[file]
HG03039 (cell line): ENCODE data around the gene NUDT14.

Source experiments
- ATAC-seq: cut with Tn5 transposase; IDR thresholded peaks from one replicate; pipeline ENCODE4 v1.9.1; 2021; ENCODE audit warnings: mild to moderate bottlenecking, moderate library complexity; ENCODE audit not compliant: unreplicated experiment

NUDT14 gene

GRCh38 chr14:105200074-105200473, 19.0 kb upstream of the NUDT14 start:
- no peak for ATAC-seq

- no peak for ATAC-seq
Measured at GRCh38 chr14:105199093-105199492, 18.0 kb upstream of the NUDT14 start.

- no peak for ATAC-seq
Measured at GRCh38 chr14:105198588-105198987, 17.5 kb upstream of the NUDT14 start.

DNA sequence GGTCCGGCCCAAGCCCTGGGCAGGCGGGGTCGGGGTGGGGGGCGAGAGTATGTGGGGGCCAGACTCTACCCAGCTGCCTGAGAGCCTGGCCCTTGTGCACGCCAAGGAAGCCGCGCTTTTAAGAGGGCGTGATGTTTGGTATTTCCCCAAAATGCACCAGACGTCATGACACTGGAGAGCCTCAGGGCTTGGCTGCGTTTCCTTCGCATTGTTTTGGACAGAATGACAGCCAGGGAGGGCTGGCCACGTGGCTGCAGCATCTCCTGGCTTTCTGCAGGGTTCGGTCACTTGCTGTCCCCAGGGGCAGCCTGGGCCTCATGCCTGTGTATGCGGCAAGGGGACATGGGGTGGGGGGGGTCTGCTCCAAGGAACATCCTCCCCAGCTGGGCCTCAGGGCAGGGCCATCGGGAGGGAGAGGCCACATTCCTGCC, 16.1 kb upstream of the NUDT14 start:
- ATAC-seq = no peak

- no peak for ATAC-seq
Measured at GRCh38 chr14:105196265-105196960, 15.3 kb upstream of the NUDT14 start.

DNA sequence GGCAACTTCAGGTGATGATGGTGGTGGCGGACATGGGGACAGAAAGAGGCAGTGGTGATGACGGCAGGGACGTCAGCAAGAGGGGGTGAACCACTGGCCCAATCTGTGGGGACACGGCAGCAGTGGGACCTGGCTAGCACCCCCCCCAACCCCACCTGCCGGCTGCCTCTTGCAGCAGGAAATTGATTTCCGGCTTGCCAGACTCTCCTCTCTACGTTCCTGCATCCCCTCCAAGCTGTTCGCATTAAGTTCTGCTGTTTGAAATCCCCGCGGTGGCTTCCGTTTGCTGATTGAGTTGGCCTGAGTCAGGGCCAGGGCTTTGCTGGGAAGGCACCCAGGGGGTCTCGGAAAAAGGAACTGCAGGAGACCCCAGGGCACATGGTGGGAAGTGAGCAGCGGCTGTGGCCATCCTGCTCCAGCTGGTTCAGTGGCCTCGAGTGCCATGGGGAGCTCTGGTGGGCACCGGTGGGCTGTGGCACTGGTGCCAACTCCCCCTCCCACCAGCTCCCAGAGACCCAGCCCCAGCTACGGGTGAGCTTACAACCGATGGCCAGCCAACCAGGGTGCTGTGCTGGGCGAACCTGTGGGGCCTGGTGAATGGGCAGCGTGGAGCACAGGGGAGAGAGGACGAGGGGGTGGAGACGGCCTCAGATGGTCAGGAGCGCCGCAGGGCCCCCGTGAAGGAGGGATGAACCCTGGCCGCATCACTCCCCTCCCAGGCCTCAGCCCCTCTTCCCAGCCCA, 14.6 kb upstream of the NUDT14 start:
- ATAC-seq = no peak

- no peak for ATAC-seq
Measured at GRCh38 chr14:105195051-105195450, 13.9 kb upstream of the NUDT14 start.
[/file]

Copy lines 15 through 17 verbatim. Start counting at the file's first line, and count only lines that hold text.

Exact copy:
DNA sequence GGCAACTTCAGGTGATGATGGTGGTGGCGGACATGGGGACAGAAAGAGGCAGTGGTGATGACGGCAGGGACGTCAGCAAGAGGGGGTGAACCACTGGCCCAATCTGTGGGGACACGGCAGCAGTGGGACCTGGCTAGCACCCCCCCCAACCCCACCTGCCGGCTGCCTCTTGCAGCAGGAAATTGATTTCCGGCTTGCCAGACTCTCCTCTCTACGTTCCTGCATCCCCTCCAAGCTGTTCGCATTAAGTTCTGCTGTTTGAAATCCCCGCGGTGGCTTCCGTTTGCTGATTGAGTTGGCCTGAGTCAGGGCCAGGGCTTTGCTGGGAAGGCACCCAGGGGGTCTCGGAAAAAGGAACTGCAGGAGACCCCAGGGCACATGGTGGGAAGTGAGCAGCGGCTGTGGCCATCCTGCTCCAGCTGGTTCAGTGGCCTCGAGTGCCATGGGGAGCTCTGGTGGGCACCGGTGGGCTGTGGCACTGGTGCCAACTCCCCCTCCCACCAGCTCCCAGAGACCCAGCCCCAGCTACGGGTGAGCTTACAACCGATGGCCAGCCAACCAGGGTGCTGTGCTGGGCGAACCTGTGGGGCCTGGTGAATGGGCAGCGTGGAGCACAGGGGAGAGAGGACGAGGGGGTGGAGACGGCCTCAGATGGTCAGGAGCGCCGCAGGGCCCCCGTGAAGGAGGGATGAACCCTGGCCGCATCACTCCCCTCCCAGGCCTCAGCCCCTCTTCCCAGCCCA, 14.6 kb upstream of the NUDT14 start:
- ATAC-seq = no peak

- no peak for ATAC-seq